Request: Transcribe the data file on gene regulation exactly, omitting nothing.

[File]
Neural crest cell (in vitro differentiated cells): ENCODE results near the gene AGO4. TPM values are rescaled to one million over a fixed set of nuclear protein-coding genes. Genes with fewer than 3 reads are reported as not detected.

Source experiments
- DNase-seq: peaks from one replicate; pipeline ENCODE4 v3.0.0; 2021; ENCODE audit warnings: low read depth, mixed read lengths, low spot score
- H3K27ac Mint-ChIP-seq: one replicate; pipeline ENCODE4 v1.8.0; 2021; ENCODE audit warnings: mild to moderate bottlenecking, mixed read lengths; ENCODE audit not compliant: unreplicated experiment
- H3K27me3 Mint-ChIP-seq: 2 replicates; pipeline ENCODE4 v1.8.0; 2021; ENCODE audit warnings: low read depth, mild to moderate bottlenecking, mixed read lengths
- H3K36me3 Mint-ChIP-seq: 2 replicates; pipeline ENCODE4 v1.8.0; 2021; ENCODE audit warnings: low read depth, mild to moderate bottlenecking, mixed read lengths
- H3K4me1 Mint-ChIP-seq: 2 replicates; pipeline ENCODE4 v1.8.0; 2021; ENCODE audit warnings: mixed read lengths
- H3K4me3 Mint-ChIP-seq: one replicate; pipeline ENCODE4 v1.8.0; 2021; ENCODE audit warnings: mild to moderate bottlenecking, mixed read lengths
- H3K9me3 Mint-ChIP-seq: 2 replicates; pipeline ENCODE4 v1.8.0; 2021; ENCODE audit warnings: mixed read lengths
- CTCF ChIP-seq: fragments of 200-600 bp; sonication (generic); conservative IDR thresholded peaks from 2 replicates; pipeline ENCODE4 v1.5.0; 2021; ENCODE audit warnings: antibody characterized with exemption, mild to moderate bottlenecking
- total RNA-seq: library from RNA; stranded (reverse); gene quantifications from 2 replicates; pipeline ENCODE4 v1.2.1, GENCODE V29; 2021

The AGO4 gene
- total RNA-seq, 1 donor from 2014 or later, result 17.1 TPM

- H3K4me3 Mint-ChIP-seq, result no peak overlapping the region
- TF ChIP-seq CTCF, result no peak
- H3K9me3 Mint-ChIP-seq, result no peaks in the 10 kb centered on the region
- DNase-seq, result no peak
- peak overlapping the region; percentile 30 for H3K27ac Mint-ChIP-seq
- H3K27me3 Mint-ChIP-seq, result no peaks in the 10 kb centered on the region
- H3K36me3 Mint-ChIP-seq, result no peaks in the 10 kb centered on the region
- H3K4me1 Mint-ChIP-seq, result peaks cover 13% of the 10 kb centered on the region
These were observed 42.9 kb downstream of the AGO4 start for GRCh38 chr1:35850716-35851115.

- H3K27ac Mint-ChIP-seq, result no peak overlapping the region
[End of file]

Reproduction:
Neural crest cell (in vitro differentiated cells): ENCODE results near the gene AGO4. TPM values are rescaled to one million over a fixed set of nuclear protein-coding genes. Genes with fewer than 3 reads are reported as not detected.

Source experiments
- DNase-seq: peaks from one replicate; pipeline ENCODE4 v3.0.0; 2021; ENCODE audit warnings: low read depth, mixed read lengths, low spot score
- H3K27ac Mint-ChIP-seq: one replicate; pipeline ENCODE4 v1.8.0; 2021; ENCODE audit warnings: mild to moderate bottlenecking, mixed read lengths; ENCODE audit not compliant: unreplicated experiment
- H3K27me3 Mint-ChIP-seq: 2 replicates; pipeline ENCODE4 v1.8.0; 2021; ENCODE audit warnings: low read depth, mild to moderate bottlenecking, mixed read lengths
- H3K36me3 Mint-ChIP-seq: 2 replicates; pipeline ENCODE4 v1.8.0; 2021; ENCODE audit warnings: low read depth, mild to moderate bottlenecking, mixed read lengths
- H3K4me1 Mint-ChIP-seq: 2 replicates; pipeline ENCODE4 v1.8.0; 2021; ENCODE audit warnings: mixed read lengths
- H3K4me3 Mint-ChIP-seq: one replicate; pipeline ENCODE4 v1.8.0; 2021; ENCODE audit warnings: mild to moderate bottlenecking, mixed read lengths
- H3K9me3 Mint-ChIP-seq: 2 replicates; pipeline ENCODE4 v1.8.0; 2021; ENCODE audit warnings: mixed read lengths
- CTCF ChIP-seq: fragments of 200-600 bp; sonication (generic); conservative IDR thresholded peaks from 2 replicates; pipeline ENCODE4 v1.5.0; 2021; ENCODE audit warnings: antibody characterized with exemption, mild to moderate bottlenecking
- total RNA-seq: library from RNA; stranded (reverse); gene quantifications from 2 replicates; pipeline ENCODE4 v1.2.1, GENCODE V29; 2021

The AGO4 gene
- total RNA-seq, 1 donor from 2014 or later, result 17.1 TPM

- H3K4me3 Mint-ChIP-seq, result no peak overlapping the region
- TF ChIP-seq CTCF, result no peak
- H3K9me3 Mint-ChIP-seq, result no peaks in the 10 kb centered on the region
- DNase-seq, result no peak
- peak overlapping the region; percentile 30 for H3K27ac Mint-ChIP-seq
- H3K27me3 Mint-ChIP-seq, result no peaks in the 10 kb centered on the region
- H3K36me3 Mint-ChIP-seq, result no peaks in the 10 kb centered on the region
- H3K4me1 Mint-ChIP-seq, result peaks cover 13% of the 10 kb centered on the region
These were observed 42.9 kb downstream of the AGO4 start for GRCh38 chr1:35850716-35851115.

- H3K27ac Mint-ChIP-seq, result no peak overlapping the region